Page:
To coincide with the release of our Product Pages Best Practice Guide, I’ve been looking around for examples of excellent pages from e-commerce sites.
Not every page in this list is perfect, but they all contain great examples of features that have been used to showcase and sell products, such as great use of video and imagery, presentation of product features, and user reviews.
Amazon’s product pages are long and require lots of reading and scrolling (it would take screenshots to show the whole iPod Touch page) to digest the lot, but the pages clearly work well, and contain plenty of innovations that are now commonplace on e-commerce sites.
The most obvious of these innovations is user reviews, but the cross-selling options (customers who bought this also bought…) are also inspired. The pages may be cluttered, but if customers are looking for any information about a product, it’s almost certain to be on the page somewhere.
Schuh is a great example of how product images can be used to overcome the fact that customers cannot see product at close hand or try shoes on.
One way it does this is through a prominently displayed ‘easy 365 day returns’ policy, which reassures customers that items can be returned, and the other is through product images.
Schuh provides eight images of these trainers so shoppers can see them from every conceivable angle, and there is also the option of a 360° rotating view of the product.
The product pages of gadget retailer Firebox are almost as cluttered as Amazon’s, but they contain just about everything you need to know about the products.
I like the use of product videos sent in by customers which show the various gadgets in use.
Firebox pays £50 for each video submitted, and this looks to be value for money, as the videos show other shoppers that the product works, and that other customers have bought it without any problems.
ASOS gets many things spot on with its product pages. Key information on delivery and returns is provided in a prominent position above the fold, cross-selling is relevant, and a nice big call to action has been placed in the centre of the page.
ASOS also does well with product imagery, with several views provided, as well as the option of a catwalk video, which can be quickly viewed without leaving the page or opening a pop-up window.
Kiddicare’s product pages are great at conveying everything customers will need to know about a product. Multiple images and videos are provided, handy for showing how to fold and unfold a pram for instance.
It also has plenty of product information, while showing both the countdown clock for next day delivery and the number of products left is a good way to create urgency in the customer’s mind.
What I especially like about Kiddicare’s product pages is the presentation of user reviews. Reviews are shown in a lightbox on the page, which saves space, while summarising pros and cons, and best uses of the products is very helpful for shoppers.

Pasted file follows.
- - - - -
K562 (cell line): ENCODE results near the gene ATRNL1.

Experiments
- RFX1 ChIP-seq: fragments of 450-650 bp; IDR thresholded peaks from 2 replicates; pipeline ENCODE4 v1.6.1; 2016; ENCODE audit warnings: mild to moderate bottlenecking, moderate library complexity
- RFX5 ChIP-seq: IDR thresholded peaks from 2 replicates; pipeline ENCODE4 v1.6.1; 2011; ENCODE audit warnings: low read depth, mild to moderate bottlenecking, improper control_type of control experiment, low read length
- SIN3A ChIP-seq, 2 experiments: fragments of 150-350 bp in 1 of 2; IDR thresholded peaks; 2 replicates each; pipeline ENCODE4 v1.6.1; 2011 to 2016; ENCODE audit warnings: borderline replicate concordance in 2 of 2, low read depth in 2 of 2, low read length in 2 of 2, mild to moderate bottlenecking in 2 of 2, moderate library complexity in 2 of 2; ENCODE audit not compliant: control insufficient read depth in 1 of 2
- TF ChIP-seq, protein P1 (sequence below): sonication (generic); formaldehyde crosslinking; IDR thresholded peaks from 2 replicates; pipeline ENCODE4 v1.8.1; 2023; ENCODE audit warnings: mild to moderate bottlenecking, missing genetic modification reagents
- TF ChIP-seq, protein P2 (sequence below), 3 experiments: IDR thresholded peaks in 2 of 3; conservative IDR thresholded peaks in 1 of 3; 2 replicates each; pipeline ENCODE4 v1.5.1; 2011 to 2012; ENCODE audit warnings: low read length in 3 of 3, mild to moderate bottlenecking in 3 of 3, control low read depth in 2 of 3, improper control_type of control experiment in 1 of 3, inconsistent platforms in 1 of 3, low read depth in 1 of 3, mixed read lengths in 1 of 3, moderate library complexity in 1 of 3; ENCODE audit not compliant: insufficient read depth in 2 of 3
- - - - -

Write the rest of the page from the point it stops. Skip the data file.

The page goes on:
The product pages on this site do the basics reasonably well, but are most notable for the quality of product photography. High resolution images of chocolates like this are great for stimulating the taste buds of shoppers.
Etsy provides plenty of information on its product pages, and presents information about sellers in a useful way for shoppers:
Customers can see feedback information about the seller at a glance, or can contact them with any questions. I also like to two calls to action have been placed on the page so they can be seen above and below the fold.
Comet does an excellent job of presenting a lot of product information, technical specifications, and useful tools for customers without making its product pages too cluttered.
There is a lot of useful detail here; reviews and a summary of the average score, a summary of product features above the fold, clear delivery information, and even the option to enter a postcode and check stock at your local store.
Tabs are used to present the product details, user reviews, buyer’s guides and FAQs, which keeps the page at a reasonable size. Nice clear calls to action too.
The product pages on this site are a great example of best practice. The page contains plenty of product information and reassurances for customers about delivery, returns etc, while still retaining enough white space to make the page easy to digest.
Webtogs uses icons to present key information in a way which stands out, so customers scanning the page can quickly see the dimensions of the tent, the fact that delivery is free, and the big add to basket button.
I have included these product pages as they contain a couple of elements which are not used in the previous examples. One is the option to ‘meet the winemaker’ and get an idea about the story behind the wine.
The other is the use of user reviews and ratings to help shoppers make a decision about the wine. The wall underneath the image provides lots of comments from other users about the wine, which can be very useful.
The box on the right, which shows the percentage of users that would buy the wine again, and whether it represents value for money or not is a great idea, simply presented.
I’m sure there are some other great product pages that I haven’t mentioned in this list. Let me know your suggestions below…